From the revival of the modern Olympics in 1896 to Babe Didrickson's
paradigm-shifting victories in 1932 to the almost superhuman feats of
gold-medalists like Bob Beamon and Usain Bolt, NYT VR takes you inside the
triumph and failure, joy and despair of the Summer Olympics.
Working closely with The New York Times production team, The Mill’s Eric
Chang and Westley Sarokin led a team of VFX artists to transform
archival photography into worlds that viewers could themselves inhabit, using a
combination of 2D and 3D techniques.
Westley Sarokin comments, "Creating a sense of transport was a key aesthetic to capture in the creation of this experience. We wanted the viewer to feel that they were not only temporally projected into the moment photograph was taken, but also enveloped by the historical lens that embodies our vision of specific points in past."
Our collective memory of history has evolved and developed hand in hand with our technological capability to capture it. And being able to juxtapose traditional photographic technique with the relatively new medium of VR gives this experience a truly unique window into both the past and the present."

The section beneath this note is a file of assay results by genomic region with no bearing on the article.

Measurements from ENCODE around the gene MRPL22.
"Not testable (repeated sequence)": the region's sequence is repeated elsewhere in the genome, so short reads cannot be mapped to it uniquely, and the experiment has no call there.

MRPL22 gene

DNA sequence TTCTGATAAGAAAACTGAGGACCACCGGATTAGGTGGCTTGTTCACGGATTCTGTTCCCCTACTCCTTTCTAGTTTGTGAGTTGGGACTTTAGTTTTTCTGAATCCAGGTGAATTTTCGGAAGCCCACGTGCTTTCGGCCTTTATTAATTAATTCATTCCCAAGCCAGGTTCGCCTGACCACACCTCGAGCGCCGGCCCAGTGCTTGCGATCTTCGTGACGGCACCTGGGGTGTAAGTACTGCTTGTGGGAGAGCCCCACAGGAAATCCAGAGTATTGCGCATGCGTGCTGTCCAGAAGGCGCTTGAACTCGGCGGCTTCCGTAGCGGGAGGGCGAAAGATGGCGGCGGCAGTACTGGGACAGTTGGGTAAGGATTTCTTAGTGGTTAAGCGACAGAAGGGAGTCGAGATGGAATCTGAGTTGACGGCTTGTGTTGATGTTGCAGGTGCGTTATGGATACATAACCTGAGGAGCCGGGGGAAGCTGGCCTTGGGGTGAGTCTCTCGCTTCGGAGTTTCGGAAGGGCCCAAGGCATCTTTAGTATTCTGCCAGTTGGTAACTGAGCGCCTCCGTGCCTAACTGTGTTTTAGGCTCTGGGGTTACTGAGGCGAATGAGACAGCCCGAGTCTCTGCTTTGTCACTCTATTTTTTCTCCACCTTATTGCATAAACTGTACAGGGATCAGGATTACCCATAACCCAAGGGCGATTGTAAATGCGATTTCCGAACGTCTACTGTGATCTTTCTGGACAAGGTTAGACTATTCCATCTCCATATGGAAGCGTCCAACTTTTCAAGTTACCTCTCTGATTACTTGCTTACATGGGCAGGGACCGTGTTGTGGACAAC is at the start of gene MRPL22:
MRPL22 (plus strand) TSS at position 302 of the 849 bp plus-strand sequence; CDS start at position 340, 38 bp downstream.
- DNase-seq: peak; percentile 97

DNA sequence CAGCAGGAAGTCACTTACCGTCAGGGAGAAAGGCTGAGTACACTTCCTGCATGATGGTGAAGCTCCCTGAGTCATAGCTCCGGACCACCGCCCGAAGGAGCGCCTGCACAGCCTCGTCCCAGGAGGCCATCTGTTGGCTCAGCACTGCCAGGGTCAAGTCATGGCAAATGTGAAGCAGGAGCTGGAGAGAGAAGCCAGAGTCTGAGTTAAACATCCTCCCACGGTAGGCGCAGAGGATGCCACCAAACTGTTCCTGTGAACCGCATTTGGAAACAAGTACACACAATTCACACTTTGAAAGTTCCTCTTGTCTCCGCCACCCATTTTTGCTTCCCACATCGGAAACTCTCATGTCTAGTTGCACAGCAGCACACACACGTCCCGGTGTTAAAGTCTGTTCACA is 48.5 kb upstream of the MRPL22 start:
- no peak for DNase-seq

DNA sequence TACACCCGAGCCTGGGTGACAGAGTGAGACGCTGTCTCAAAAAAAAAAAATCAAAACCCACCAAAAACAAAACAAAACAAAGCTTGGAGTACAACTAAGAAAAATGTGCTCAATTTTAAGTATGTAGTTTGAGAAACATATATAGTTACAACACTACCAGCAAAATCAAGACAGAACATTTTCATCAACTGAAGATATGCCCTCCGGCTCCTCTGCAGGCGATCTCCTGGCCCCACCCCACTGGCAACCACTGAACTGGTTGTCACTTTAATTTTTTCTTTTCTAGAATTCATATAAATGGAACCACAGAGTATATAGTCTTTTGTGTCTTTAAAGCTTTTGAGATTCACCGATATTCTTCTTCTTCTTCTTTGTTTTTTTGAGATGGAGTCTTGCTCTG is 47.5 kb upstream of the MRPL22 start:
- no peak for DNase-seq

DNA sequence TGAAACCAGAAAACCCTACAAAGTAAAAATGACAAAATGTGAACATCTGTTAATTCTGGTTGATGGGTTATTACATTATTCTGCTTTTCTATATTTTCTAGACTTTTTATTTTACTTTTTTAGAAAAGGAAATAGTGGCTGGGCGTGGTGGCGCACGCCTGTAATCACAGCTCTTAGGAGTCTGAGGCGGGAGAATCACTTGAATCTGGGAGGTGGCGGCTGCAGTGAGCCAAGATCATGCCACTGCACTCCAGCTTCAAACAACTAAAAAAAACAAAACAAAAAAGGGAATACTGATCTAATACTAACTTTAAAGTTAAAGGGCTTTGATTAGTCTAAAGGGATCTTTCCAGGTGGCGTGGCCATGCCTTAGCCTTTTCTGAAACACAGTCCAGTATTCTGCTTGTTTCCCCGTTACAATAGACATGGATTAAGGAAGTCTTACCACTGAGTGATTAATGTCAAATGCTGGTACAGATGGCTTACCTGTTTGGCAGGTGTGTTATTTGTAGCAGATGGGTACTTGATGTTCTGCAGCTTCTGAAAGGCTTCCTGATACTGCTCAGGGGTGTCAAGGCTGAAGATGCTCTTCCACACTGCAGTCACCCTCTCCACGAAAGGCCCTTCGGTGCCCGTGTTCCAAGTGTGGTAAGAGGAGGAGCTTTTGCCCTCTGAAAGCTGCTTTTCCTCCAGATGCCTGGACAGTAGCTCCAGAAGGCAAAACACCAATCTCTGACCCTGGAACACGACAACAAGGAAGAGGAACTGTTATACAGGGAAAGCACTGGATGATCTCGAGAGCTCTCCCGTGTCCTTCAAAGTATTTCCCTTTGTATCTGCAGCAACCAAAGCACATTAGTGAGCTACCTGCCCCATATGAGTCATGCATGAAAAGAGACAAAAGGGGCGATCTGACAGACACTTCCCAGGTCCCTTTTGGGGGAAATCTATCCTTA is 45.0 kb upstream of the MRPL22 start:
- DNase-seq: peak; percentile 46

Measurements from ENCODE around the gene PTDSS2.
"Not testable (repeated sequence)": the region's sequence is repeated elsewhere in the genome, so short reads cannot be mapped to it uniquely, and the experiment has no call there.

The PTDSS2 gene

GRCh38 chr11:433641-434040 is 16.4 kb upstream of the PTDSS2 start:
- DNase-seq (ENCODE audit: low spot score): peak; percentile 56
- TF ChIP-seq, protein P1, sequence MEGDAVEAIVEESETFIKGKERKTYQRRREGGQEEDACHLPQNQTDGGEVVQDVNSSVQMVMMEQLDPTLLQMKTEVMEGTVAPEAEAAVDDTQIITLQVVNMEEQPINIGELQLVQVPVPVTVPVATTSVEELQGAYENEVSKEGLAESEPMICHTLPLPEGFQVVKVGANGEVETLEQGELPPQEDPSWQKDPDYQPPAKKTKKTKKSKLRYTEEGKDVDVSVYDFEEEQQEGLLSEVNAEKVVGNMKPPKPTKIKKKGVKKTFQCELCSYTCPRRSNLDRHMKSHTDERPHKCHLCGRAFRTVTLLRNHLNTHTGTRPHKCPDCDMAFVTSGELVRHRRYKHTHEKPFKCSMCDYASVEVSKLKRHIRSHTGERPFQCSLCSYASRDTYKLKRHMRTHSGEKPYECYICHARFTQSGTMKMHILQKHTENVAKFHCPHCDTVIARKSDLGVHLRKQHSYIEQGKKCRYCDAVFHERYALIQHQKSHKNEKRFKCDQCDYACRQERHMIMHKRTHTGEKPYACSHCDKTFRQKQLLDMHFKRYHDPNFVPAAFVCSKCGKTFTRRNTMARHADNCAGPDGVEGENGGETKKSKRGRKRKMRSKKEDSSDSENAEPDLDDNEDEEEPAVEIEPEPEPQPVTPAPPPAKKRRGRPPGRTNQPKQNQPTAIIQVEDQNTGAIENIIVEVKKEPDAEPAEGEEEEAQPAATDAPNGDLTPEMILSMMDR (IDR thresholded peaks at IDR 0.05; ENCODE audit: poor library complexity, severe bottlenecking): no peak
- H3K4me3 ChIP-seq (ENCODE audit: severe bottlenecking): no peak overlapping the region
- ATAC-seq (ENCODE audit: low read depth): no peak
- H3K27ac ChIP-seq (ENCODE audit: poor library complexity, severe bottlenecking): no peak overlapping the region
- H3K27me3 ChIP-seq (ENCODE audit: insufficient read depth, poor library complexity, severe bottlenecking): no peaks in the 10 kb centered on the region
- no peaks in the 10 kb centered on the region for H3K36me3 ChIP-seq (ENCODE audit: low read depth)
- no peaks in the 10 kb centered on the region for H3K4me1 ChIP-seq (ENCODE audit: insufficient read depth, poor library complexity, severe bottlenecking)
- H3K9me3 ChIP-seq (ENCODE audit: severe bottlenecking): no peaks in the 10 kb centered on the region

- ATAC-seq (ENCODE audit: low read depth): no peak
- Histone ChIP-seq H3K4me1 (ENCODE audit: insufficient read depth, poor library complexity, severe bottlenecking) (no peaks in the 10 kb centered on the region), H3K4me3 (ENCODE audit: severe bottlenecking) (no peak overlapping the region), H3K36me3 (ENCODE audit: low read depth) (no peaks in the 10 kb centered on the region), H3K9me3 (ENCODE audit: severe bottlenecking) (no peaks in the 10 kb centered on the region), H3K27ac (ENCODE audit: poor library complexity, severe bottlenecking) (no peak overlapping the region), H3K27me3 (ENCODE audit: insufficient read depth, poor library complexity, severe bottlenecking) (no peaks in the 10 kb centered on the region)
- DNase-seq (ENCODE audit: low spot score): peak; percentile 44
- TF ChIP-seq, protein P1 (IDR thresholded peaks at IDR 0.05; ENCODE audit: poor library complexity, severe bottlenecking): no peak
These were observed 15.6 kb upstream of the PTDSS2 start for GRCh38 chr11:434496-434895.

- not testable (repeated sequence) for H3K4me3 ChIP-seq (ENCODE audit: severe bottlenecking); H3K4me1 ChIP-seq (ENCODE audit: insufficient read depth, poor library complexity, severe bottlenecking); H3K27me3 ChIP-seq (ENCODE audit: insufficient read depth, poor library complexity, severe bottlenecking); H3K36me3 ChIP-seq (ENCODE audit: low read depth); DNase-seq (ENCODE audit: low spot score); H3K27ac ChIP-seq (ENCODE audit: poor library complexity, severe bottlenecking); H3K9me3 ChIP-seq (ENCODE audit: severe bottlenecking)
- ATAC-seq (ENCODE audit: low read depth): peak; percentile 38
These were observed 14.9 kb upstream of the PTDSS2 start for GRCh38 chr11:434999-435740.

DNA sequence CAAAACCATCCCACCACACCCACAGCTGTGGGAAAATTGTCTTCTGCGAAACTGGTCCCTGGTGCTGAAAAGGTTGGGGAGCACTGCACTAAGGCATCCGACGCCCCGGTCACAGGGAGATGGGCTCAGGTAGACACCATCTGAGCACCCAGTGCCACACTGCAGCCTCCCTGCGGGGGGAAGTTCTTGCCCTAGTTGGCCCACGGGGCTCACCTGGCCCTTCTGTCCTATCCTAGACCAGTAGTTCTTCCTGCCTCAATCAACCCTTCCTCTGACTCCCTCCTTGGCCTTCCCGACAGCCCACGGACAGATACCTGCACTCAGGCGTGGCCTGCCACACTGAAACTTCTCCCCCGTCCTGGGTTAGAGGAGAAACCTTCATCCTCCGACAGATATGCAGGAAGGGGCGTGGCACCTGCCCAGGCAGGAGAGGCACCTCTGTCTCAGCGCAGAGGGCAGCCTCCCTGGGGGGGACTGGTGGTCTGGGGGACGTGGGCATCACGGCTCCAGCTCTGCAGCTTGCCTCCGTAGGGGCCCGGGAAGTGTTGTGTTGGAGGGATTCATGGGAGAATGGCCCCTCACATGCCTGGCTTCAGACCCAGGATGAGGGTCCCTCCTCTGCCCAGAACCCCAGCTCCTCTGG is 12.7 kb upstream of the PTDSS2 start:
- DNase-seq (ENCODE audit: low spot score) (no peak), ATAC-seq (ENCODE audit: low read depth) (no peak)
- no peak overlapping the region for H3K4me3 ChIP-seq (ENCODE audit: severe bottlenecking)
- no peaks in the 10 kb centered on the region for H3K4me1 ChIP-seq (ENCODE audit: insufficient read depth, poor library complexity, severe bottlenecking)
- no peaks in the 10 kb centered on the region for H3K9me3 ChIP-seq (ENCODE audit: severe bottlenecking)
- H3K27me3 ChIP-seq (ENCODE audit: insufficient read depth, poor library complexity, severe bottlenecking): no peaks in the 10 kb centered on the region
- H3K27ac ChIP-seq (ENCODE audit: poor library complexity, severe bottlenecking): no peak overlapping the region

The team closely analyzed each environment from iconic source material
of Athens, Los Angeles, Beijing and Mexico, adding texture, depth and CGI
elements such as crowds to bring each scene to life. Each element was
seamlessly integrated, paying close attention to the consistency of lighting
and tone of each distinct moment in time.
Eric Chang adds, "It was an exciting prospect to have these
iconic photos as our source material. They presented interesting questions
about distinctions between camera lenses and the human eye. Photography is a
subtractive exercise – the photographer’s goal is to isolate exactly what they
want the viewer to pay attention to and capture it in a single frame. By
contrast, virtual reality is additive. The viewer controls the direction of
focus, so as environment-builders we have to account for that. Certain tools
essential to photography like focus and vignetting are no longer relevant or
Given this contradiction, our solution was to consider our archival
materials in two dimensions. The first was emotive; what was it about each
image that made the viewer feel inspired? The second was light and material.
Our 2D team made sure all of the disparate elements from our source material
cohered into recognizable looks that delineated where we were in time, and
added atmospheric and textural elements that make you feel as if you’ve jumped
inside the photos themselves."
Listen to David Goldblatt, author of “The Games: A Global History of the
Olympics,” and exclusive interviews, as you stand alongside some of the
greatest Olympic athletes for the very instant they make history. Soar above
Rio’s beaches and granite peaks. Stand inside Rio’s Olympic Stadium and dance
among its people in anticipation of what awe-inspiring moments these Games may
“The Modern Games” was shot in part using the GoPro Odyssey and produced using Google Jump.
NYT VR app is free and available for download in the Google
and iOS App Stores.